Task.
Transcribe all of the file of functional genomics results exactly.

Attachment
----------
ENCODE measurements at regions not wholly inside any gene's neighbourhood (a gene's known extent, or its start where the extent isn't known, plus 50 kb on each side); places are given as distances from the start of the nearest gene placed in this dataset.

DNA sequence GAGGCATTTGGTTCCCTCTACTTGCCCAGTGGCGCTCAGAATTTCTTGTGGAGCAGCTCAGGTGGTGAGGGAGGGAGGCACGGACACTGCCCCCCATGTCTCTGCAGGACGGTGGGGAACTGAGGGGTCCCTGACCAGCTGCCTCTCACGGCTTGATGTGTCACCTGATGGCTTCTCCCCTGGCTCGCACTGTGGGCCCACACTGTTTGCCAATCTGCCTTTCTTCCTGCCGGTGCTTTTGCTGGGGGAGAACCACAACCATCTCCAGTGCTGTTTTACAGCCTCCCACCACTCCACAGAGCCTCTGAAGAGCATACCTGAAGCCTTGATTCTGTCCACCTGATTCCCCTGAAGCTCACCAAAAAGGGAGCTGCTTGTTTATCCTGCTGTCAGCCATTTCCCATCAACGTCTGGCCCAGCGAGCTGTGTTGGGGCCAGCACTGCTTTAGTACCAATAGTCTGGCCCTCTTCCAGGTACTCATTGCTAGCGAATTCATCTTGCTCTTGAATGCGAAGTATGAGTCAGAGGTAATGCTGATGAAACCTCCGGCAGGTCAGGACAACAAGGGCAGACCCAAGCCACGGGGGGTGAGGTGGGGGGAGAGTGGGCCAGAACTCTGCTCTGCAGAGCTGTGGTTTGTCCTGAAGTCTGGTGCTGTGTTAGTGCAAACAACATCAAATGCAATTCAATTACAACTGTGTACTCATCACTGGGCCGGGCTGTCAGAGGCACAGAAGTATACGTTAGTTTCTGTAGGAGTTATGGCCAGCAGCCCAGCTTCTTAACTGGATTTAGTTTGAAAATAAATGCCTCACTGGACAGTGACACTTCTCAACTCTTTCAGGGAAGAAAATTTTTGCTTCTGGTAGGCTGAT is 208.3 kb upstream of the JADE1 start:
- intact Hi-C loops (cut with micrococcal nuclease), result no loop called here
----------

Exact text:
ENCODE measurements at regions not wholly inside any gene's neighbourhood (a gene's known extent, or its start where the extent isn't known, plus 50 kb on each side); places are given as distances from the start of the nearest gene placed in this dataset.

DNA sequence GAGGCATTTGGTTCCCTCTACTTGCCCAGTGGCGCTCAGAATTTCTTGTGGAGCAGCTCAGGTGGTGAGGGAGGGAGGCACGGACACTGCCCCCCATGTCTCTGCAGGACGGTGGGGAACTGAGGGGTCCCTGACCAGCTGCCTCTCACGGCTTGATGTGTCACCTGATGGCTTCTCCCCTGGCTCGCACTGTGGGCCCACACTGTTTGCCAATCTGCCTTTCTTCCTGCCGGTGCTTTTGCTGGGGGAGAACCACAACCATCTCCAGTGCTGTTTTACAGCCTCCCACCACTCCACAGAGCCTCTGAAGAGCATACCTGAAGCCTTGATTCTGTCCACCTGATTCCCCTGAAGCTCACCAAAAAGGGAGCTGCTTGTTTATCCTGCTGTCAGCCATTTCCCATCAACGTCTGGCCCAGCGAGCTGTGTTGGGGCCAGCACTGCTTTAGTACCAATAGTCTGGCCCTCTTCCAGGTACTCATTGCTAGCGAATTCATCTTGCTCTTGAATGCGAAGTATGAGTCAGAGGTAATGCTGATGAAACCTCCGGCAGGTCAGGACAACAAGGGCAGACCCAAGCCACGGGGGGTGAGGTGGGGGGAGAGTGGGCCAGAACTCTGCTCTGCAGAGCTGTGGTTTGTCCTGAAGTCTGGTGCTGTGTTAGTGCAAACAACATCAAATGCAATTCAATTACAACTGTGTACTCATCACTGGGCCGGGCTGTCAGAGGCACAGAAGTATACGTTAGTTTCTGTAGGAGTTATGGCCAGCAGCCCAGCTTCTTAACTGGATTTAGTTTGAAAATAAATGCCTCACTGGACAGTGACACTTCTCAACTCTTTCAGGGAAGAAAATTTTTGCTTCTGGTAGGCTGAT is 208.3 kb upstream of the JADE1 start:
- intact Hi-C loops (cut with micrococcal nuclease), result no loop called here